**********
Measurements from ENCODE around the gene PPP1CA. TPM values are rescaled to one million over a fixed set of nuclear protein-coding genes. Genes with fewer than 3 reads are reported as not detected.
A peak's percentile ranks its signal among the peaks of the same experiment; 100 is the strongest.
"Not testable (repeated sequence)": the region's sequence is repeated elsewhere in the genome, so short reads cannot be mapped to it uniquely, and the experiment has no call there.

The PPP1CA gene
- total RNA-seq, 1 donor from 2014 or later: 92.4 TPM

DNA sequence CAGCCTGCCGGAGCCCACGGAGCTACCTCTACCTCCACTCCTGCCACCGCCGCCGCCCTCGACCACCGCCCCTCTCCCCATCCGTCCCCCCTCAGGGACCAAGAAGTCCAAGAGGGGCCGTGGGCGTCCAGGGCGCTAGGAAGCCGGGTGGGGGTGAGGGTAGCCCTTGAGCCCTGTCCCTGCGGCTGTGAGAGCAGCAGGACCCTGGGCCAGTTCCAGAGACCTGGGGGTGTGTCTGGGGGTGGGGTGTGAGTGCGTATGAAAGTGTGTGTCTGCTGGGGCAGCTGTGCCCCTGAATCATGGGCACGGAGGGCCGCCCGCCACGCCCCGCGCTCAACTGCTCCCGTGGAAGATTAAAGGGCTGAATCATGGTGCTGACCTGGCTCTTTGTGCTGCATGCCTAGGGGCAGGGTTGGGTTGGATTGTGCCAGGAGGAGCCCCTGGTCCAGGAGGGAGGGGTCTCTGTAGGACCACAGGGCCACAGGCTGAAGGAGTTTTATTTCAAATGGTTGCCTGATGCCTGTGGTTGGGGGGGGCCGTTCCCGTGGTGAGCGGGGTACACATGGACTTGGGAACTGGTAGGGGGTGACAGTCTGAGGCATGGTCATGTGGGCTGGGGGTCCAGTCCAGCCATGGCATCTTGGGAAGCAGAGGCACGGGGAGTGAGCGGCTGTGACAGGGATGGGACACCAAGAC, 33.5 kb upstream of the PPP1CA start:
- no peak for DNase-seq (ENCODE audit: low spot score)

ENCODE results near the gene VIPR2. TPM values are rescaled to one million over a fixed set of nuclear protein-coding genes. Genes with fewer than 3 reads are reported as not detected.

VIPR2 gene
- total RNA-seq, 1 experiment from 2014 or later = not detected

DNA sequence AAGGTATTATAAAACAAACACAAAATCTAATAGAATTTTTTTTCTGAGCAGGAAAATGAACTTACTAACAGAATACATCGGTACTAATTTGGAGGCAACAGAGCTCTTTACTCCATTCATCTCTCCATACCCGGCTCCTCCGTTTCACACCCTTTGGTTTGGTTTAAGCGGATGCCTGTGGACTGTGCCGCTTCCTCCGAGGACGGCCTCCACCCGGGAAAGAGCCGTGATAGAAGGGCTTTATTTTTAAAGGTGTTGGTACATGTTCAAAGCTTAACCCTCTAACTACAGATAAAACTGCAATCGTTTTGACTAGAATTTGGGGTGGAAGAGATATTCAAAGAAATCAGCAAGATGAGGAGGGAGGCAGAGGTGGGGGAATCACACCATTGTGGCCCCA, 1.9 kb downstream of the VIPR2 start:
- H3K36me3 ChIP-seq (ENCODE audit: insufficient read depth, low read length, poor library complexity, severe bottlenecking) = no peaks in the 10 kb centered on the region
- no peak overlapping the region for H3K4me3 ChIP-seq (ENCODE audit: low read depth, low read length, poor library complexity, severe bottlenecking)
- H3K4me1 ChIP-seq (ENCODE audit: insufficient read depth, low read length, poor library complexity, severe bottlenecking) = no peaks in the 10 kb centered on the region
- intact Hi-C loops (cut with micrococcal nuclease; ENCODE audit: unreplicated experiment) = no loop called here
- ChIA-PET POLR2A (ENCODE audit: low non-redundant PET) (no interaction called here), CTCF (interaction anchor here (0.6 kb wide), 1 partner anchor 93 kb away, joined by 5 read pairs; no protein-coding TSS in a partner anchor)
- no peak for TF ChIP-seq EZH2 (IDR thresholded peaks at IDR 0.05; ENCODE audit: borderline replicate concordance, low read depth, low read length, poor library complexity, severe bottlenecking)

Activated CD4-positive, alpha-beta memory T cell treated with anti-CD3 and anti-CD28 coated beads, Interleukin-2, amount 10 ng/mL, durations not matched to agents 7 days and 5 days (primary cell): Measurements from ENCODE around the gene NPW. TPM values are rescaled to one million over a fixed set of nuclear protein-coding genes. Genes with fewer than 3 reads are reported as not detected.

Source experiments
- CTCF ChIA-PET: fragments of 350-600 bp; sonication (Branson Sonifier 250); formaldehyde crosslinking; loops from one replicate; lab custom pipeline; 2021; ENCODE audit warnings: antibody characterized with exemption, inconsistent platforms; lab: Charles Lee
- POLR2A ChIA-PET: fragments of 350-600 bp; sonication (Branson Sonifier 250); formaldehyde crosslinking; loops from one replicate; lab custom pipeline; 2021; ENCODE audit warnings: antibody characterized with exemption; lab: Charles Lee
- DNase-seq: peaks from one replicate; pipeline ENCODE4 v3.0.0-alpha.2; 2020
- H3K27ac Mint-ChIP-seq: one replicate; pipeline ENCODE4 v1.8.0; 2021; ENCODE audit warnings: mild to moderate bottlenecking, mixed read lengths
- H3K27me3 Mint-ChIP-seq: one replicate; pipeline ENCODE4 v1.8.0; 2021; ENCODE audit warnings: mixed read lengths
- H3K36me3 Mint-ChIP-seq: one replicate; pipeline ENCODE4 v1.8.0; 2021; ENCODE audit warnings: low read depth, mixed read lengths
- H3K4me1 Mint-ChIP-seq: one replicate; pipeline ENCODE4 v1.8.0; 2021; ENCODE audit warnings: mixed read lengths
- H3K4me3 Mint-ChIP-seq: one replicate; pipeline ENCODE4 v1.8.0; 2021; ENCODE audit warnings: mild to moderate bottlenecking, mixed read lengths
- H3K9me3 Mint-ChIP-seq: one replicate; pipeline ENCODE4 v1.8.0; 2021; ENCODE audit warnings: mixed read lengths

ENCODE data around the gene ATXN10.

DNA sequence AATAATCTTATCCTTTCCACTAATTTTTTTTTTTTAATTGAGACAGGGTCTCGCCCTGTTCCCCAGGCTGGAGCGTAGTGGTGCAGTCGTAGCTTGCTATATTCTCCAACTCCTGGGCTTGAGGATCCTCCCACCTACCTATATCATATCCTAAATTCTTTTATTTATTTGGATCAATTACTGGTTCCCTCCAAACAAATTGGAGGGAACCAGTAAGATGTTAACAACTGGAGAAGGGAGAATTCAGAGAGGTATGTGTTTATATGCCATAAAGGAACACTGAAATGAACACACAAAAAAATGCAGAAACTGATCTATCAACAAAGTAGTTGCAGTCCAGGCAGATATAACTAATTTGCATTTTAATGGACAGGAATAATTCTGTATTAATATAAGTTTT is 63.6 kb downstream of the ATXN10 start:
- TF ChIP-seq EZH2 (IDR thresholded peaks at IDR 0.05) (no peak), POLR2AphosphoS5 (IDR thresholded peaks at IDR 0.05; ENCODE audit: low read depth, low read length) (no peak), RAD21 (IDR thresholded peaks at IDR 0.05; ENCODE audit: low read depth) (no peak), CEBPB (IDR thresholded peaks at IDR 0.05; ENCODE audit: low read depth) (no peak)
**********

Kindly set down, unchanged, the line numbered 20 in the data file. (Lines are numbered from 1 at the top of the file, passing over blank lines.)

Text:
- CTCF ChIA-PET: fragments of 350-600 bp; sonication (Branson Sonifier 250); formaldehyde crosslinking; loops from one replicate; lab custom pipeline; 2021; ENCODE audit warnings: antibody characterized with exemption, inconsistent platforms; lab: Charles Lee